Advice will be given on how to increase the chance of publishing while giving crucial tips on managing the review process by highly experienced researchers in hydrological sciences. The course is mainly geared for early career scientists and researchers interested in getting insights into the writing and publishing processes.


    No pre-registration is necessary. This course will be open to a limited number of participants selected on a first come-first served basis.

    In cooperation with the Young Hydrologic Society (

    Duration: 2 hours


  • Using R in Hydrology

    Organizer: Michelle Newcomer (Lawrence Berkeley National Laboratory)



    This short course is geared for researchers who are interested in learning about applications of the programming language R in hydrological applications, as well as advanced R programmers wanting to hear about recent developments including new methods and packages. We will hear about relevant applications of R in hydrological research settings from a few guest lecturers. The topics will include hydrological models as well as statistical and numerical methods. The first part of the course will focus on a general overview of relevant R packages in hydrology, while in the second part several live demonstrations of recently developed packages will be introduced. Finally, this short course will conclude with a case study relevant to climate and hydrological forecasting techniques.

    Duration: 2½ hours.


  • Hydrological Research and Practice: Where is the Harmony?

    Organizer: Nilay Dogulu Dogulu (Middle East Technical University)



    The value of Hydrology is undoubtedly vital to the wellbeing of societies considering the complex social and physical environments that they live in. The large and diverse composition of hydrological challenges requires blending of theoretical contributions into the realms of applications on the ground for sustainable and efficient management of these challenges. Achieving the right balance of cooperation both within and between communities of science and practice can lead to impactful progress, particularly addressing the needs of societies faced with water-related hazards. While the reasons behind the relatively weak harmony of hydrological research and practice can be many-fold, the role of early career hydrologists in driving the change towards increased harmony is prominent. This workshop brings together scientists, practitioners and policymakers working in Hydrology to discuss (1) the scope and limits of harmonized efforts, (2) the existing strategies and mechanisms supportive of driving this change, (3) how early career hydrologists can contribute.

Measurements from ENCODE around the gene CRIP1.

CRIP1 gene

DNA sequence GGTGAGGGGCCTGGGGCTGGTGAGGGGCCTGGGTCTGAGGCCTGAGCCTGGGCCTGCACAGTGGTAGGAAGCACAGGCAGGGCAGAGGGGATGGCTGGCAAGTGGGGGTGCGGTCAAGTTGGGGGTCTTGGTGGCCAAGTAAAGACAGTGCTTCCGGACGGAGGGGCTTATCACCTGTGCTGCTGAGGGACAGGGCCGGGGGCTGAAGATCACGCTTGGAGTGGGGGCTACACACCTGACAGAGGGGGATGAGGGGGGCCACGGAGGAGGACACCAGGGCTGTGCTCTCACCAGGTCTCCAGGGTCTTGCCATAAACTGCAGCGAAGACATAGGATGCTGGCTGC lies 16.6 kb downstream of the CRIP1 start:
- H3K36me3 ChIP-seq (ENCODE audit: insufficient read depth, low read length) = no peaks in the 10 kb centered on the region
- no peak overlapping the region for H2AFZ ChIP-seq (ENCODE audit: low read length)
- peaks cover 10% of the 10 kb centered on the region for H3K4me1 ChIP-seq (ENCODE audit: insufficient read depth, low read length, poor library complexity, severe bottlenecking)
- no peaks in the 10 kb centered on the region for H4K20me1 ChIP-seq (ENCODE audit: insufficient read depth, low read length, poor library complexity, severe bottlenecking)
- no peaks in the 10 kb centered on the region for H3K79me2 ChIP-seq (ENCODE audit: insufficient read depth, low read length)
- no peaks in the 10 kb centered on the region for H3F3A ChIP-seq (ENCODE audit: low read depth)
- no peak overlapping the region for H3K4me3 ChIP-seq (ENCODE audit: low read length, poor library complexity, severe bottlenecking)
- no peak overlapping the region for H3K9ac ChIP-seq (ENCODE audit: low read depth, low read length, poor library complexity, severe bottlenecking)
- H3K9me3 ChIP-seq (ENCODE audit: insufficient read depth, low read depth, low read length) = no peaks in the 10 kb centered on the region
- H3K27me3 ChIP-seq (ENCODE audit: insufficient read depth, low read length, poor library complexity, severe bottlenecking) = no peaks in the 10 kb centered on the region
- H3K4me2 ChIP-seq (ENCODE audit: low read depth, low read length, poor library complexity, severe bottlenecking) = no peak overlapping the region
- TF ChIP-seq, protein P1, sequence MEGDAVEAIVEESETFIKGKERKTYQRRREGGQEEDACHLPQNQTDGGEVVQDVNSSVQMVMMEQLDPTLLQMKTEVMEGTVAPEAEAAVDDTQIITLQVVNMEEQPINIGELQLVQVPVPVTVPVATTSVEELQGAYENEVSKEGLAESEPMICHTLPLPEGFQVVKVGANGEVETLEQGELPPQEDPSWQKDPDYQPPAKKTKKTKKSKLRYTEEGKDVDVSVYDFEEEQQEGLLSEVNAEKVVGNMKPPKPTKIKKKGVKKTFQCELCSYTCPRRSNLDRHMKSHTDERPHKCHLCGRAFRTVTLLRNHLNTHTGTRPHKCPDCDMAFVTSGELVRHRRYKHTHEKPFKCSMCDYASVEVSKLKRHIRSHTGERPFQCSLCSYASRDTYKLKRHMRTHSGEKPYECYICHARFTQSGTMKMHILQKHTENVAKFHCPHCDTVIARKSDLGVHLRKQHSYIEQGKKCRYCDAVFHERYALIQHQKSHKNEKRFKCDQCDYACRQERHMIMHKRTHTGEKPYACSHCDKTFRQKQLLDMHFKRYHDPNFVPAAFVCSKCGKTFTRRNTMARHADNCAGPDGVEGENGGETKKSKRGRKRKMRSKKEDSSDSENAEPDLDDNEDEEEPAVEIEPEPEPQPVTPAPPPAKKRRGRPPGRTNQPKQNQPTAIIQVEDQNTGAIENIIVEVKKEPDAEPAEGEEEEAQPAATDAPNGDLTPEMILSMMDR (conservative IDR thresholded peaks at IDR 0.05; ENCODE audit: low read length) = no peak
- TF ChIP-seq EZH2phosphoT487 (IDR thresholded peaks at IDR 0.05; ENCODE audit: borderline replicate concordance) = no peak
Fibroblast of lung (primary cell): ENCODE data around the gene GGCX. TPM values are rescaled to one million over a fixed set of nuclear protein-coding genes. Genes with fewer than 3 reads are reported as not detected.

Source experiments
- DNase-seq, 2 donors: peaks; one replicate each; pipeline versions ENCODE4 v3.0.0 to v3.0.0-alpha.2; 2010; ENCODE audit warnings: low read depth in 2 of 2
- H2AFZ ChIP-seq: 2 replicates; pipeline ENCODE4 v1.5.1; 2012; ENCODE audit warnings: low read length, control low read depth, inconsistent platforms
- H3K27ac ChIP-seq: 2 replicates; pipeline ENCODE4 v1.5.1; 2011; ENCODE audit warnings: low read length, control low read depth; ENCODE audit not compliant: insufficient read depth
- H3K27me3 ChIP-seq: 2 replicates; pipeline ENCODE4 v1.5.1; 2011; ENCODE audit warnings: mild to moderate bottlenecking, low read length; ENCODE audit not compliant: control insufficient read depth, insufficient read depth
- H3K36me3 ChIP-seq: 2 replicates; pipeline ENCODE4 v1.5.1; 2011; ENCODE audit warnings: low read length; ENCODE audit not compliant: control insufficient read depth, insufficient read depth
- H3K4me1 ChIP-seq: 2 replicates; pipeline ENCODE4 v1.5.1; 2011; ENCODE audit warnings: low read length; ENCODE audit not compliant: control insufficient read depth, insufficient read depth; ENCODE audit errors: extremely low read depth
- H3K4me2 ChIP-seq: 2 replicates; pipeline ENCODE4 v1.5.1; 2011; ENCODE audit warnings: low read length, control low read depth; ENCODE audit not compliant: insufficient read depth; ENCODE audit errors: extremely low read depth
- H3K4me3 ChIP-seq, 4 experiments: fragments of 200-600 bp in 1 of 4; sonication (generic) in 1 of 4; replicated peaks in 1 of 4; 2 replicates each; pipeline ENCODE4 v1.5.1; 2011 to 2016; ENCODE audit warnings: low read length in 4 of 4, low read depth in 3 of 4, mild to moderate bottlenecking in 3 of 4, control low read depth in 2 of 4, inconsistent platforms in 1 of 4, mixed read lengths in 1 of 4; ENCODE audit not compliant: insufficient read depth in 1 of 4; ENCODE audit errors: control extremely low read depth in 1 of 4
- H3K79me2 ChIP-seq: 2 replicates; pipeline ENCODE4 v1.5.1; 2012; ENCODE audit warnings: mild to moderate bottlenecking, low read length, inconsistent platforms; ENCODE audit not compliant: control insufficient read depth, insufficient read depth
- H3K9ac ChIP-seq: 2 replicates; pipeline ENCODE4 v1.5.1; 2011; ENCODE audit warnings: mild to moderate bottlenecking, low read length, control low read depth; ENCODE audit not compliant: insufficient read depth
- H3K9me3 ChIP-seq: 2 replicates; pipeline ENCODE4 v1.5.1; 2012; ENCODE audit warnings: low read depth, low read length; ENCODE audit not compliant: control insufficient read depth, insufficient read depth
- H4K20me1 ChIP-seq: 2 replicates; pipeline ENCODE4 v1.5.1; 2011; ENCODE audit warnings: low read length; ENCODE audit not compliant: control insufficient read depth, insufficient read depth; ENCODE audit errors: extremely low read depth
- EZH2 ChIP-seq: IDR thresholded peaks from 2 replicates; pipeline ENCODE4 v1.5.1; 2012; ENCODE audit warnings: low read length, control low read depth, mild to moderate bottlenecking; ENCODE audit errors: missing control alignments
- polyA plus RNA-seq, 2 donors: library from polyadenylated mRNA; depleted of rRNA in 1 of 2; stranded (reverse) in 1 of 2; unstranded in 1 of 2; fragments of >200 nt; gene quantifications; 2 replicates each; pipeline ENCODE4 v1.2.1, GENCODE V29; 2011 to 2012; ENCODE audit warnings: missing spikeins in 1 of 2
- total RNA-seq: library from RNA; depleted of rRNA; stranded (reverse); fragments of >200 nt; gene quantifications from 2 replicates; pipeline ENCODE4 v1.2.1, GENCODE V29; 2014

No pre-registration is necessary. This course will be open to a limited number of participants selected on a first come-first served basis.

    In cooperation with the Young Hydrologic Society (

    Duration: 2 hours


  • Science Communication

    Organizer: Joris Eekhout (Spanish National Research Council)



    It is becoming more and more important for researchers to communicate their science to the general public, for instance, to convince people about the importance of your research or to inform local stakeholders about research outcomes and implications. This is a step out of many researchers’ comfort zone. This short course aims to give some practical tips and tricks on how to communicate science to the general public, leveraging the strengths of several communication channels available nowadays, such as social media, science blogs and short videos. This course is intended for early career researchers, but please feel free to join along as the topic is of interest to many.


    No pre-registration is necessary. This course will be open to a limited number of participants selected on a first come-first served basis.

    In cooperation with the Young Hydrologic Society (

    Duration: 1½ hours


  • NSERC Information Session

    Organizer: Tiffany Lancaster (Natural Sciences and Engineering Research Council of Canada)



    Natural Sciences and Engineering Research Council (NSERC) staff, with members of the Geosciences Evaluation Group, will be holding an information session to provide an update on what is new at NSERC, the latest competition results from the 2019 Discovery Grants Program (with a focus on those from the Geosciences Evaluation Group), as well as an overview of the Discovery Grant process. The final portion will end with a discussion on “Writing a Successful Discovery Grant – tips from the Geoscience Evaluation Group”.

    This workshop will be held at lunch time, and will have the same format as the NSERC information sessions traditionally offered during the CGU and CMOS Annual Meetings.


    Duration: 1½-2 hours


  • EON-ROSE and CCArray Update

    Organizer: David Eaton (University of Calgary), Katherine Boggs (Mount Royal University)